Additionally, in the winter/spring of this year we engage the students in diagnostic work for standardized tests required by colleges. (Please note, that Covid resulted in test-optional policies at the great majority of the schools to which Thacher students apply. However, we do want to make sure everyone has engaged in testing should policies evolve by the time the students apply.)
Two testing paths are available when applying to college: the SAT or the ACT. Schools accept both without bias. To help determine the right choice for each student, 10th graders take the PSAT (precursor to the SAT) and the Pre-ACT. With these results in hand and some preliminary advice from our office, families can determine the next best steps for students which can include test prep. To help with the latter, the College Counseling Office provides families with a list of test prep options that Thacher students have used in the past.
The testing agencies for the SAT and ACT do offer fee waivers. Students can inquire with the College Office about their eligibility (national income guidelines) when their first testing date is determined. Also, recipients of Financial Aid are eligible to receive support for test prep. Our Director of Financial Aid in the Admission Office will email eligible students and parents information about this at the end of 10th grade. We ask students and parents to follow up regarding both of these opportunities if interested.
Third Year Students
By the start of junior year, students have a testing plan in place for either the SAT or ACT. Counselors will track their progress through the spring and offer any additional guidance required.
Individual College Search
In late January, college counselors meet individually with students to discuss goals, aspirations, educational backgrounds, and family histories. This helps counselors recommend schools that students and their families should explore. Another meeting takes place after Spring Break—a time that some families use to visit colleges. This second meeting focuses on generating a list of colleges that students will research through the summer, as well as confirming testing strategies. A third meeting takes place in late May and June to confirm senior year course loads, teacher recommendations, and to discuss college related tasks for the summer. With the rise in Early Applications due in October and November the summer is a critical time for college research, work on applications, and essays.
Additionally, every 11th grader enrolls in College Class during the spring trimester. College counselors lead these weekly sessions, focusing on developing a thoughtful college list, setting up a Common Application account, initiating work on college essays, understanding the importance of teacher recommendations, financial aid applications, etc. These sessions acquaint students with the application process, vocabulary, and details so that when they embark on the real deal senior year, they are confident and well prepared.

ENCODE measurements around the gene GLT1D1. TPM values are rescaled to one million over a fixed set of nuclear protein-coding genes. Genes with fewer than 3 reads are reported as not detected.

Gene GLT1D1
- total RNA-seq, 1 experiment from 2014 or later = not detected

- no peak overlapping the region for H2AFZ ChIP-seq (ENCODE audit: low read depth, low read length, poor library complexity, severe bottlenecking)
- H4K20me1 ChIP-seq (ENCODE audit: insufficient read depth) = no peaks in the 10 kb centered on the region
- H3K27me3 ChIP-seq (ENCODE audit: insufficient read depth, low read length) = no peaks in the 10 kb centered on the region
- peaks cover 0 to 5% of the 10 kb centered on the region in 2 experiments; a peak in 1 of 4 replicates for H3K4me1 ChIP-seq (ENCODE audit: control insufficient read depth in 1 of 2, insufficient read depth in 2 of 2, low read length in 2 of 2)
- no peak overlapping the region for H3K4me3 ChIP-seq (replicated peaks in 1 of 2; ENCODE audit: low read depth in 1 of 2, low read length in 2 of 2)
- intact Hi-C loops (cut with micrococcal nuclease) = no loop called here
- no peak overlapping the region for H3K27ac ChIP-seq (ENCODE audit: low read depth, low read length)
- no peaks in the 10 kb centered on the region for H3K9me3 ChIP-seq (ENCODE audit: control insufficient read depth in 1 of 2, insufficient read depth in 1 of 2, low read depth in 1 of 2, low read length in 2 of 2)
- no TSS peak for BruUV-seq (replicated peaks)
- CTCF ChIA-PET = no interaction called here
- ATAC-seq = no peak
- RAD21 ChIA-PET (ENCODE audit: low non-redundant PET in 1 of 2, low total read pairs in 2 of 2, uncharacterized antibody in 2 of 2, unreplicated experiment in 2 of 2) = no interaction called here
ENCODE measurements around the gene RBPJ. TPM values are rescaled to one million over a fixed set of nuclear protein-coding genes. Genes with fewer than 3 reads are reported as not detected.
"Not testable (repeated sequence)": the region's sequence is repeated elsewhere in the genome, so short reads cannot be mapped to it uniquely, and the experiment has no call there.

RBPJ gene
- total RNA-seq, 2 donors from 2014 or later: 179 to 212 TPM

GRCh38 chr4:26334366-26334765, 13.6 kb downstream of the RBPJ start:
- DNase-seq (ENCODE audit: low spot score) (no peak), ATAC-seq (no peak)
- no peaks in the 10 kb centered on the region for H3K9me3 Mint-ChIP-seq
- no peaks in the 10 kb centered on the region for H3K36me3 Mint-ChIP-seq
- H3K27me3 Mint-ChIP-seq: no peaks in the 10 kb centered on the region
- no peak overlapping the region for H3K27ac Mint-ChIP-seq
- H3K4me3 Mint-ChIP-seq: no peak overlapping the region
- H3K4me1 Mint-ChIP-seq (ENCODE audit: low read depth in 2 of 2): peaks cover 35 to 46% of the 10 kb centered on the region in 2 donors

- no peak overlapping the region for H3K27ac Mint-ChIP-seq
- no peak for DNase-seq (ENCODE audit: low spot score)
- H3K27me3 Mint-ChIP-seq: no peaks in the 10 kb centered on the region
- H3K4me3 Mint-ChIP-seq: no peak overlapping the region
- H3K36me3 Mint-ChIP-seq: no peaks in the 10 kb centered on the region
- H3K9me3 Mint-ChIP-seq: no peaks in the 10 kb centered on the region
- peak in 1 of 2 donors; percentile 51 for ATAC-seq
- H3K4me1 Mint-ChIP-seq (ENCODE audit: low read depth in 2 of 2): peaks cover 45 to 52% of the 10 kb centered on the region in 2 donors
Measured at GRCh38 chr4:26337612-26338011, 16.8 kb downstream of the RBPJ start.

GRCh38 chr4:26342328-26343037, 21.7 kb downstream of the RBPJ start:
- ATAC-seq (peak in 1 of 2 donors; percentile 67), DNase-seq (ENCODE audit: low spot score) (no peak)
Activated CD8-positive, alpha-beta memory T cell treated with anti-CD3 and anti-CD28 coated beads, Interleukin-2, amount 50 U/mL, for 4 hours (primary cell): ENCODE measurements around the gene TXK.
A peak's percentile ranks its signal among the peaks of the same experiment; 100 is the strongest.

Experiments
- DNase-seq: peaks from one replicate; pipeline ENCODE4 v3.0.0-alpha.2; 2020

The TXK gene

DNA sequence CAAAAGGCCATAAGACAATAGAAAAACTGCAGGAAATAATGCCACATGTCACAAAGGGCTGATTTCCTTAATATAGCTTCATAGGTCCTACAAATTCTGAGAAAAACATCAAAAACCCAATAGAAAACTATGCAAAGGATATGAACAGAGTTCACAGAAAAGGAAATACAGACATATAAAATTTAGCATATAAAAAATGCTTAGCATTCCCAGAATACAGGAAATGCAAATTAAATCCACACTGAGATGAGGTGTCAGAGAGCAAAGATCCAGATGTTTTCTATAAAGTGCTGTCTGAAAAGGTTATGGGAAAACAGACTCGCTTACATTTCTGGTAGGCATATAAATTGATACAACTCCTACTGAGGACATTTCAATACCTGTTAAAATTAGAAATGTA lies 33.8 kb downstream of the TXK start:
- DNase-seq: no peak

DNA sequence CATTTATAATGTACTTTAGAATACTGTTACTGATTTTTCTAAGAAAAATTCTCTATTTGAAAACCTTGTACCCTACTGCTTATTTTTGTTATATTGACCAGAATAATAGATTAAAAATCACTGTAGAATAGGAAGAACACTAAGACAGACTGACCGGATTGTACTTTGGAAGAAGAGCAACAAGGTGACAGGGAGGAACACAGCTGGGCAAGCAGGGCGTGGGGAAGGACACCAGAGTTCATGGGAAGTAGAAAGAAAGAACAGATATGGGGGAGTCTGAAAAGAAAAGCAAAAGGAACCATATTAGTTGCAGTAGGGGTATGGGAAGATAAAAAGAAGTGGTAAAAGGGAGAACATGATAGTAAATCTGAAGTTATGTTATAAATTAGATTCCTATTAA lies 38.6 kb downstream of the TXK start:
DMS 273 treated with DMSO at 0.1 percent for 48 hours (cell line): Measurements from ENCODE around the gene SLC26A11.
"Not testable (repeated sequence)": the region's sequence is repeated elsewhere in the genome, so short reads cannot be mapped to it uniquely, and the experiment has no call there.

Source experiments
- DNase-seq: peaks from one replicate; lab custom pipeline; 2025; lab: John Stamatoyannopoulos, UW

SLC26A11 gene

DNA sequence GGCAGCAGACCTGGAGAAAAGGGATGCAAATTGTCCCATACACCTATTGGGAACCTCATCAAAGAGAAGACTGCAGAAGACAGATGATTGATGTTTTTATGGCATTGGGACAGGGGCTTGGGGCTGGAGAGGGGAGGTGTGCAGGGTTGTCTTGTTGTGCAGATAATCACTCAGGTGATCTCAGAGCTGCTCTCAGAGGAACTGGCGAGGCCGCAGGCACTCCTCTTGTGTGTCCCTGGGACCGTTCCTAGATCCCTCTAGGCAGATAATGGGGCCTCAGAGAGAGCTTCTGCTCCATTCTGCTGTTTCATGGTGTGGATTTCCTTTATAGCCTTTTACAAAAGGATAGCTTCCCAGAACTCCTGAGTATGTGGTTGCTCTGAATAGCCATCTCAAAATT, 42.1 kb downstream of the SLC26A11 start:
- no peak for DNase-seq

Fourth Year Students
When students arrive on campus in the fall, the College Counseling staff schedules individual meetings to catch up on summer activities, fine tune college lists, and discuss all details/deadlines of the applications. They confirm a plan of action for the fall and confirm a strategy that may include Early Decision, Early Action, Rolling or Regular Decision applications. Follow-up meetings are dependent on each student’s needs. In December, with early results in, every student meets with their counselor to review and reassess the college list. Individual meetings continue through the winter and spring to address issues that may arise and to help students weigh their options when admission decisions are released in April.
Every senior’s schedule includes weekly College Class, which begins in the fall and concludes a week after Winter Break. In small groups with counselors, students work through each segment of the application process - completing all forms and recommendation requests, writing essays, discussing interviews, sending official test reports to colleges, and confirming their family’s progress on the financial documents.
College essays have a unique audience and require students to shift from analytical writing to personal prose. Junior year workshops help students begin to practice this style of writing. Senior year involves lots of feedback and refining of topics. Experience has taught us that finding one’s voice takes time. And thoughtful, authentic, teenage voices are the most compelling in the selection process. Over-worked, professionally coached or edited pieces are a huge red flag for college admission officers.
Today, just a tiny group of schools provide interview opportunities, most typically after a student applies. It is every student’s responsibility to confirm if the schools they are applying to require or encourage an interview. If an interview is required or offered at or near Thacher, the College Counseling staff helps coordinate the meeting and arranges transportation if needed.
Given the confidential nature of family finances, each student’s parents manage all financial aid applications. Of course, the College Counseling Office has a program in place to help, starting with informational meetings in the spring of sophomore year. Applying for aid is an annual event, and once in college, students are responsible for initiating the application process and making sure all necessary documents are in place. So our goal is to establish a helpful foundation for this responsibility.
It’s very important to note that Thacher’s application for financial aid differs from the college process, and financial aid awards provided by colleges/universities can be significantly different and often not as generous. Therefore, families are encouraged to plan ahead for this process